Scratch a Conceptual Artist, Find A Painter, Part III: A Little Light Reading for the Road
...), estimates are that many more people will be opting for the road over the skies. If you are planning to fly, though, the New York Times offers some helpful tips for coping and cautionary tales, including these charming anecdotes:
The account of a flight attendant forced to display her breast prosthesis to screeners has been widely circulated, as has an account of a male bladder-cancer survivor who said that his urostomy bag seal was broken during an aggressive pat-down and he was left standing with his pants around his ankles, covered in his own urine.I understand the TSA called that man and apologized to him, but it's no wonder more people are considering driving.
But please don't let the trials of travel stop you from having a lovely time this Thanksgiving. To help cheer you up and get you in the holiday spirit, Christopher K. Ho and Winkleman Gallery are offering you a present, a little light reading for your road trip.
We've had tons of requests from people around the world to send them copies of Christopher's book "Hirsch E.P. Rothko's Hirsch E.P. Rothko," (free for the taking at his current exhibition, which Charlie Finch writes about on artnet...more on that later), but with our preparations for Miami and simply an overwhelming number of requests, we haven't been able to mail them out.
But now, you can download the entire text in PDF format by visiting this site and clicking on the link, "Hirsch EP Rothko (for download).pdf." This will present a Download button and then, voila!
Here's another short excerpt to pique your interest:
Chapter One : I Think (of Paint), Therefore I AmBambino and I head down to Miami tomorrow, so posting from now through the fairs will be light.
It happened as I was staring at human feces on the white wall of an overdesigned bathroom in a restaurant that served in that time as the New York artworld’s unofficial epicenter. I had locked myself in the bathroom to get away from the people who weren’t talking to me and the people who were and I was thinking this place, this place again when everything changed. It was real: a shift, a drop in pressure. The small mosaic tiles surrounding the raised basins in the sink that made it impossible not to splash and leave this bathroom looking like you’d pissed yourself glowed their usual blue, and the orchid next to the chrome paper towel dispenser looked, as always, too ersatz not to be real. For the most part I was thinking what I would ordinarily be thinking if confronted by the disjunction between the decor and the unlikely amount of spattered human feces. I was thinking of T.J. Clark’s phrase “figures of dissonance,” a phrase I’d found myself using too much in critiques at school recently. I was also thinking of the half-eaten plate of filet I’d left at the table. The filet was one of three options, constants on the Bottino private function menu that additionally included salmon and spinach ravioli in red sauce. I tried to rotate between them, a trick I’d learned for keeping the artworld from sickening me. And then I thought of paint.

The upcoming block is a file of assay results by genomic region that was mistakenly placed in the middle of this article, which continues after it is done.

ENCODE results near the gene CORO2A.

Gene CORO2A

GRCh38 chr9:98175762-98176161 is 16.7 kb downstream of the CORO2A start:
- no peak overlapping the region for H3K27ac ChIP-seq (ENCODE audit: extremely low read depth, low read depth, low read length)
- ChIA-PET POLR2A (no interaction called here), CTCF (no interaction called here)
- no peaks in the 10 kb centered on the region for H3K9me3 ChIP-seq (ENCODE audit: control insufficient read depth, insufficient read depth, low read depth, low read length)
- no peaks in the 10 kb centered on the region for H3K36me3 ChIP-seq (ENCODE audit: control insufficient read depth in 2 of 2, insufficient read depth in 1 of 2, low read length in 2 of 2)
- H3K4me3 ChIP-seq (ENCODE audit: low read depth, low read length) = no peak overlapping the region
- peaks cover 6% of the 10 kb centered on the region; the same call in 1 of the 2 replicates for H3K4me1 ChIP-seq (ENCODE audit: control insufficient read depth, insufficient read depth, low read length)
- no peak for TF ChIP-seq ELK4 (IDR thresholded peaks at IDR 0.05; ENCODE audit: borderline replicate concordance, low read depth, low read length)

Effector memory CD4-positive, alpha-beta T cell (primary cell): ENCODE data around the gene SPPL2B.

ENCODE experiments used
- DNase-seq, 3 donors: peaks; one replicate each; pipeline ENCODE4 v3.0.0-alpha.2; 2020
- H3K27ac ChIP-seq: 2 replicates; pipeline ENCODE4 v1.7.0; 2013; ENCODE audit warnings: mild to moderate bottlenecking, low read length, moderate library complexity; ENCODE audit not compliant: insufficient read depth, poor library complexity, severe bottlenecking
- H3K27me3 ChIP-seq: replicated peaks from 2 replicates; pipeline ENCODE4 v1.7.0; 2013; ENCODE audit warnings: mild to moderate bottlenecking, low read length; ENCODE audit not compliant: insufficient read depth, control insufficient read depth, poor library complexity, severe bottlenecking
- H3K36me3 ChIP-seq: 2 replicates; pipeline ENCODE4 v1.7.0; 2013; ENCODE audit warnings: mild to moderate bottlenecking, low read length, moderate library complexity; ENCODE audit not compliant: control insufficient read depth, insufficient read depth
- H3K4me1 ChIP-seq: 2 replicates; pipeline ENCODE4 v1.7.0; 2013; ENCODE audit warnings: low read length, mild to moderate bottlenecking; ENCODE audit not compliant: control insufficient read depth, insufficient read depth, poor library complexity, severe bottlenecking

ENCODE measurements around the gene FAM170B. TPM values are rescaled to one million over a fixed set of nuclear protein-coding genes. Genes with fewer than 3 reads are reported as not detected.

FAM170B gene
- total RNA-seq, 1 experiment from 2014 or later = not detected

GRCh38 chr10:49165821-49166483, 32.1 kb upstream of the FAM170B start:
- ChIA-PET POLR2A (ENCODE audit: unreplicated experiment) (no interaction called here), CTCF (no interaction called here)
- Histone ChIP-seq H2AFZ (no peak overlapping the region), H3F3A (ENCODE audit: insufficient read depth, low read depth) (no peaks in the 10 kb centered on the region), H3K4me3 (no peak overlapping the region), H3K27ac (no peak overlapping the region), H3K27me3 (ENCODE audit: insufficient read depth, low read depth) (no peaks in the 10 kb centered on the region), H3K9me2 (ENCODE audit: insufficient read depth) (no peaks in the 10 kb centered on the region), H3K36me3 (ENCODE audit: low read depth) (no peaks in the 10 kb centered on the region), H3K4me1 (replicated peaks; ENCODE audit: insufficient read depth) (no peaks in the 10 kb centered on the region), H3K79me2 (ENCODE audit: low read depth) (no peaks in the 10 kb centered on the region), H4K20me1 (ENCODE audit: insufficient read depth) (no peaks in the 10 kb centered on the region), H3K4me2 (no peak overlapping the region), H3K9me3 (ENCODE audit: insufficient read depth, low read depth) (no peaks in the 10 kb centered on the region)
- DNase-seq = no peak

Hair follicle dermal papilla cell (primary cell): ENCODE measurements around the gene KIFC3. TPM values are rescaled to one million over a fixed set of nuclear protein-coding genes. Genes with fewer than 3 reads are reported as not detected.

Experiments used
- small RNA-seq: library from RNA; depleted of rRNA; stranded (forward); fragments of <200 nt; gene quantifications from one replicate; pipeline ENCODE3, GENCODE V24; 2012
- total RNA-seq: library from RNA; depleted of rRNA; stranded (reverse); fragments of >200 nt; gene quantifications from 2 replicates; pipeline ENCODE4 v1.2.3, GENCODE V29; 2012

What followed can best be described as a sort of ellipsis, the near-physical manifestation of my inability to continue my suspension of disbelief. I knew then. Not how, or what was next, but I knew for sure. I was done with this. Not just with this dinner, an unusually late-summer afterparty in honor of an irritating former student who had gone on to become another calculating matriculant at a newly chic MFA program. Not just with these Bottino dinners, or the nights in ironically appropriated Williamsburg or East Village dive bars populated by kids in foam trucker hats whose work was selling for $40, 50, 60,000. No, there would be no more DJ sets by members of electroclash-cum-performance-art-duos whose names had become familiar sounds by dint of repetition while meaning nothing to me at all. The end of forced attendance at open studios at the LMCC or PS1 or EFA or Sharpe. Young artists in New York were starting to grow mullets and fauxhawks and waitlists. A rumor had spread that various people associated with relational aesthetics were leaving their galleries to be represented by either ICM or CAA or William Morris. I tried not to pay attention, didn’t look at ArtSlant or Douglas Kelley, ignored the launch of Smock. I’d even stopped reading the arts sections of first the Voice, then the Times. But it seeped in. That was what it meant to me, Hirsch E.P. Rothko, forty-four and living in New York in the summer of 2001, trying (lately failing) to make work in the ostensible capital of global art production. The artworld was poison. Nothing could happen here anymore that you could really call art. An acquaintance said it was “Hollywood with bad weather, uglier people, and less money.” I heard him repeat this sentence three times in one unbearable night in a gallery bar on 15th Street with an ironic disco floor whose colored squares would light up in seemingly random sequences. I was done with New York. Or perhaps I had just finally realized that it had long been done with me.
Wishing you and yours a safe and lovely Thanksgiving!